(NEW YORK POST) — As coverage of last week’s flare-up between Bob Woodward and the White House devolved into the granular parsing of words and implications and extrapolations and possible intent, the larger point was roundly missed: the increasing pressure that White House correspondents feel when dealing with the Obama administration — to follow their narrative, to be properly deferential !, to react to push-back by politely sitting down and shutting up.
“The whole Woodward thing doesn’t surprise me at all,” says David Brody, chief political correspondent for CBN News. “I can tell you categorically that there’s always been, right from the get-go of this administration, an overzealous sensitivity to any push-back from any media outlet.”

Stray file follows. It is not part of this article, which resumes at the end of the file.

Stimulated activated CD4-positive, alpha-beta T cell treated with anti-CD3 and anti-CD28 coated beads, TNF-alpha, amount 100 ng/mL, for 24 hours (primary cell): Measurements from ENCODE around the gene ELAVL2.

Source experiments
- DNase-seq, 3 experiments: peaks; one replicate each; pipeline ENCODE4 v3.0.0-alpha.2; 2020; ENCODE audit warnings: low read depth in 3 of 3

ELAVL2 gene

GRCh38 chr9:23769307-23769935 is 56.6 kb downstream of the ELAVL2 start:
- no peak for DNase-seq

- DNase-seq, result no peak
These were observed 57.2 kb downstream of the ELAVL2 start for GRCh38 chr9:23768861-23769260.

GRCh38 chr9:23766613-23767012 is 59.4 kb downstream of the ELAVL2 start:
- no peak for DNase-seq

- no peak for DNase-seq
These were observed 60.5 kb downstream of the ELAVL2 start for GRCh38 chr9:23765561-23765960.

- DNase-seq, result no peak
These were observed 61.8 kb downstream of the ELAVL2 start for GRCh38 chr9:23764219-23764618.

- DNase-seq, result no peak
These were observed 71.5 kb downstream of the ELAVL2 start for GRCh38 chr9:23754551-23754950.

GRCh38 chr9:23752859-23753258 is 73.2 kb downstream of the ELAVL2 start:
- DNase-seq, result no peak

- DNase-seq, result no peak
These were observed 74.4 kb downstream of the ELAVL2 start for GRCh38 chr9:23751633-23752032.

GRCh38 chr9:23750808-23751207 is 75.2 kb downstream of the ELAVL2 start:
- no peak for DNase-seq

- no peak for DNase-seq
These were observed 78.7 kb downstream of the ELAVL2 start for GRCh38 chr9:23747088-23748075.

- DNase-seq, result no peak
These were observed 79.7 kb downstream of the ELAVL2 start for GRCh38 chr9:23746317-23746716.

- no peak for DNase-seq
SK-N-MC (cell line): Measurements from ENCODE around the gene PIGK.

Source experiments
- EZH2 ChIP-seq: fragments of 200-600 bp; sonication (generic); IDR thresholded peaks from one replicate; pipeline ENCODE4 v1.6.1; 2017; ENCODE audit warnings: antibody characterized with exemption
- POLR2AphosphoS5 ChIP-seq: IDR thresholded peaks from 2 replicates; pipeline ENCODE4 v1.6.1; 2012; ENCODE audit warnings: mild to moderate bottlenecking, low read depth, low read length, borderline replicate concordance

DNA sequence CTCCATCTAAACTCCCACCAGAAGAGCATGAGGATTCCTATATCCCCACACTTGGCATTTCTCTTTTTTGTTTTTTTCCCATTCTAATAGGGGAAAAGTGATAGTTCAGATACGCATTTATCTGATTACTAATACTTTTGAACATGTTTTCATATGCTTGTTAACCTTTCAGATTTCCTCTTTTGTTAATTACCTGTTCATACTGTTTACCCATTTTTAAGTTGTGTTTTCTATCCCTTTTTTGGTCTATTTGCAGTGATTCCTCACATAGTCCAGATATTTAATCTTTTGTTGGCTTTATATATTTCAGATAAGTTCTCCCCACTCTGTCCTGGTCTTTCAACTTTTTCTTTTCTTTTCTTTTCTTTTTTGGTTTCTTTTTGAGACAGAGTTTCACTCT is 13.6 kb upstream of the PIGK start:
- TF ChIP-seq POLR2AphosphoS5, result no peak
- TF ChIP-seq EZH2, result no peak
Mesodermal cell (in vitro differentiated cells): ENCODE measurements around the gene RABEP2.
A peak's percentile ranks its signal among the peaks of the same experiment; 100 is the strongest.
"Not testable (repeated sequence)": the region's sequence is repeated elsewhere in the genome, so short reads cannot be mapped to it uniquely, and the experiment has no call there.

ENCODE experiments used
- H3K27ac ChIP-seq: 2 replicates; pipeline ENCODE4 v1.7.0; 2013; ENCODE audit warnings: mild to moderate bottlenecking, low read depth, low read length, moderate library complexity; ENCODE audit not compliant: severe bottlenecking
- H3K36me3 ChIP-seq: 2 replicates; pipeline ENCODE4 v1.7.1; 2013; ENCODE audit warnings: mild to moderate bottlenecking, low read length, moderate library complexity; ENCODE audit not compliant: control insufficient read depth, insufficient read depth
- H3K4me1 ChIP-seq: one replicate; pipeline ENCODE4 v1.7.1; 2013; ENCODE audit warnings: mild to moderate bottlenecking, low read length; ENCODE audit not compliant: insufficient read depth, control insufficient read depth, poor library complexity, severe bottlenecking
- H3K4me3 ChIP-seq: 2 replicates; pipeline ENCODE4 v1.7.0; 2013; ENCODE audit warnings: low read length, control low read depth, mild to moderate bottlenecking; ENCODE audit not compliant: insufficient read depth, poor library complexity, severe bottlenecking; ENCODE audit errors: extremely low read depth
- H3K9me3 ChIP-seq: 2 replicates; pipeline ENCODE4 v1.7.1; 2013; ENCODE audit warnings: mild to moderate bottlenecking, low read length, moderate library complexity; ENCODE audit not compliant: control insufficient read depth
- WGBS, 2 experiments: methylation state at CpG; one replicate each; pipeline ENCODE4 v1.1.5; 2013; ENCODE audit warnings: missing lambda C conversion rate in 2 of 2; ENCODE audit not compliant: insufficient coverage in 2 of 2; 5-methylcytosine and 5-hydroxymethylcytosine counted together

A brief recap: After the Washington Post ran a Woodward op-ed in which he claimed that the administration was “moving the goalposts” on the eve of the potential sequester, the veteran journalist went on to assert that economic adviser Gene Sperling said, in an e-mail, “I think you will regret staking out this claim.”
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While Woodward spent a lot of the week on cable news going back and forth on whether that was a threat, few reporters, if any, asked why a high-level administration official spent so much time — Sperling admittedly shouted at Woodward during a 30-minute phone call, followed by that e-mail — attempting to control an opinion expressed in a newspaper.